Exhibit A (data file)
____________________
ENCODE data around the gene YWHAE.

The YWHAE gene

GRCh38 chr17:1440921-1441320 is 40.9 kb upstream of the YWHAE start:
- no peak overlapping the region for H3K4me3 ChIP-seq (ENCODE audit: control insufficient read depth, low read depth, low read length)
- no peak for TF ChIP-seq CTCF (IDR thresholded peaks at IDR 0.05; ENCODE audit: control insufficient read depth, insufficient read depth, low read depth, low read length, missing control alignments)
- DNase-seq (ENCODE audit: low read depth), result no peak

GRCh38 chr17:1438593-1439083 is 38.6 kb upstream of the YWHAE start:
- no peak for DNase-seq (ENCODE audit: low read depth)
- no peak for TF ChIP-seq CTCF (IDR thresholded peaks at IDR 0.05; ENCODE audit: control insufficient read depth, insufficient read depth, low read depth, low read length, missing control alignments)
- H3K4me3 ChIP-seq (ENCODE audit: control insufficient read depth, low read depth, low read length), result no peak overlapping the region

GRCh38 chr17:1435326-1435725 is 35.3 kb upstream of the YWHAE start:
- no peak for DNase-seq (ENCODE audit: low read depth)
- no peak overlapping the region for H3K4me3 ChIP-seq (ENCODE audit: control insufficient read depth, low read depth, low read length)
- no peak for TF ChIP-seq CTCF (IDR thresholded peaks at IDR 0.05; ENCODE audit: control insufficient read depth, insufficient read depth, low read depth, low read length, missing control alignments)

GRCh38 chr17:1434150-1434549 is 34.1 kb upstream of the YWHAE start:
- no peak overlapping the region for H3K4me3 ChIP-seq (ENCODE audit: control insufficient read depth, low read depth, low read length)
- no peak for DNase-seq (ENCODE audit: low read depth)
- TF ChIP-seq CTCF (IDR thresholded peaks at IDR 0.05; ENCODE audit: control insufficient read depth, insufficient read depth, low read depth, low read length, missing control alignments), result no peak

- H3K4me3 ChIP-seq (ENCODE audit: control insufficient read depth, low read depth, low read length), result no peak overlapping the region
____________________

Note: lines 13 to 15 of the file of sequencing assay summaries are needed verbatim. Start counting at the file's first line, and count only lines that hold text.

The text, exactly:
- no peak overlapping the region for H3K4me3 ChIP-seq (ENCODE audit: control insufficient read depth, low read depth, low read length)
- no peak for TF ChIP-seq CTCF (IDR thresholded peaks at IDR 0.05; ENCODE audit: control insufficient read depth, insufficient read depth, low read depth, low read length, missing control alignments)

GRCh38 chr17:1434150-1434549 is 34.1 kb upstream of the YWHAE start: